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Evaluation of Arachnoid Cysts of the Head and Spine in Children

This page was last updated on April 8th, 2024


  • Examine for neurological signs: Basic neurological and sensory examinations are necessary to determine the presence and extent of deficits.

Laboratory Tests

  • Standard: Only standard preoperative laboratory tests are necessary.

Radiologic Tests


Cranial ultrasound may detect cysts in infants. Cysts would typically appear as hypodense regions. Further imaging is indicated to differentiate them from other lesions.

CT scans

  • Cranial cysts: CT scans usually are performed initially and during surveillance.
  • Spinal cysts: CT scans can be performed with or without myelography to show the lesion and its communication with the CSF pathway.
  • Myelography: Myelography can differentiate extradural from intradural cysts.  Extradural cysts commonly communicate with the CSF spaces, while intradural cysts typically are loculated.


  • Cranial cysts: MRI delineates the configuration of the cyst. It shows the relationship of the cyst to surrounding structures, which may be useful in surgical planning. The initial MRI should be performed with and without contrast, to rule out other pathologies. The T1-weighted images allow for particularly good identification of cysts.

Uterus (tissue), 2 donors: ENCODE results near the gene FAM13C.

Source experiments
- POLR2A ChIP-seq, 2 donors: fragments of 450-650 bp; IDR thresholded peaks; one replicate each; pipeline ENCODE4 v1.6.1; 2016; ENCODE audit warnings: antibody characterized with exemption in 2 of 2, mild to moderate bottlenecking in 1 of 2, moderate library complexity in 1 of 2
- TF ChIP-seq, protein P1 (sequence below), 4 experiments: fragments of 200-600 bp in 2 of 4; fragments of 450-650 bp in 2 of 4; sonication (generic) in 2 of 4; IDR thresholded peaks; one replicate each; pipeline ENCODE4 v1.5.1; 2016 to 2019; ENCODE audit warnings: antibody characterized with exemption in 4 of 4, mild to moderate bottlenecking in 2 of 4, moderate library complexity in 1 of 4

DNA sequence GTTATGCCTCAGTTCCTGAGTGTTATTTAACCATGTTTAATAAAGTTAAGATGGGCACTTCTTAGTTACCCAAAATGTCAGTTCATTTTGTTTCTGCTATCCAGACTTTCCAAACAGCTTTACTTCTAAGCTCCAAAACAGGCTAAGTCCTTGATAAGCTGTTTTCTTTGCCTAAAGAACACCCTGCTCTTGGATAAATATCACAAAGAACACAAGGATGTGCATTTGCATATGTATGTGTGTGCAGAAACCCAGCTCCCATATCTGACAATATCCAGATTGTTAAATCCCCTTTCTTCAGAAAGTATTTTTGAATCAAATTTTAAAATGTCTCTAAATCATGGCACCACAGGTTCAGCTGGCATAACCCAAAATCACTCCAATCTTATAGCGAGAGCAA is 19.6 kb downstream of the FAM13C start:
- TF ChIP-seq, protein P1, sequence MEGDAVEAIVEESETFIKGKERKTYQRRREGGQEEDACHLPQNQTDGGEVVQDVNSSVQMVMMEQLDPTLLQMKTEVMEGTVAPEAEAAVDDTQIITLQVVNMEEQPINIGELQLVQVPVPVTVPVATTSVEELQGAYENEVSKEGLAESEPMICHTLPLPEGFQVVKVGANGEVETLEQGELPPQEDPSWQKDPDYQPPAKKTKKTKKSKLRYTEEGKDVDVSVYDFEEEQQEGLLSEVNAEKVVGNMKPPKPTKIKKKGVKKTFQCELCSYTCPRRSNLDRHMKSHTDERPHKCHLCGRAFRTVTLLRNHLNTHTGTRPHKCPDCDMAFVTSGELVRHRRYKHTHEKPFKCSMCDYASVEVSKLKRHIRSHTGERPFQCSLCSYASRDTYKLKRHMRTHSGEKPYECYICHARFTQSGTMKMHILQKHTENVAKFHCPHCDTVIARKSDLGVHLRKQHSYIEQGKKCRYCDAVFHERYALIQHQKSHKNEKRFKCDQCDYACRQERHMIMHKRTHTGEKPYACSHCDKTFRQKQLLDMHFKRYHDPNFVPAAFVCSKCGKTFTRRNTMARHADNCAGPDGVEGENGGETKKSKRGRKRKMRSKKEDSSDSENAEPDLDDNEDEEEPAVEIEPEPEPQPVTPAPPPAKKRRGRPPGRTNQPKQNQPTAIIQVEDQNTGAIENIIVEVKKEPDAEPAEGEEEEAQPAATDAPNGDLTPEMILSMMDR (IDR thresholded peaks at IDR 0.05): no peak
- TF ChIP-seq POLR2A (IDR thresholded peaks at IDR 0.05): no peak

T1-weighted axial MRI arachnoidal cyst: Shown is large cyst in left middle fossa


T1-weighted sagittal MRI of arachnoidal cyst: Shown is large, left sided arachnoidal cyst

T2-weighted axial MRI of arachnoidal cyst: Shown is T2-weighted image of same child as shown above


T2-weighted coronal MRI of arachnoidal cyst: Shown is coronal image for same child shown at left and immediately above


  • Differential diagnosis: Differential diagnoses include cystic tumor, epidermoid tumor, hydrocephalus, focal cerebral hypoplasia.
  • Galassi classification of arachnoid cyst: Arachnoid cysts can be categorized according to a descriptive scale developed by Galassi et al. (7). Type 1 cysts are small and spindle-shaped and are limited to the anterior middle cranial fossa, usually with free communication shown by CT cisternography. Type 2 cysts are superior cysts with extension along the sylvian fissure and displacement of the temporal lobe. Type 3 cysts are large, filling the whole middle cranial fossa, and displacing the temporal, frontal, and parietal lobes. Little communication with the subarachnoid space is shown by CT cisternography.
  • Spinal cysts: MRI can be done with and without contrast and is the diagnostic test of choice. The T1-weighted images allow for particularly good identification of cysts.

T1-weighted sagittal MRI of spinal arachnoidal cyst: Shown is a thoracic arachnoidal cyst that is compressing and distorting dorsal surface of spinal cord


Nuclear Medicine Tests

  • No nuclear medicine tests are necessary.

Electrodiagnostic Tests

  • Electrodiagnostic tests are not required.

Neuropsychological Tests

  • No neuropsychological tests are necessary.

Correlation of Tests

  • History and MRI: Patient history and MRI should match the pathology indicated by a surgically obtained specimen.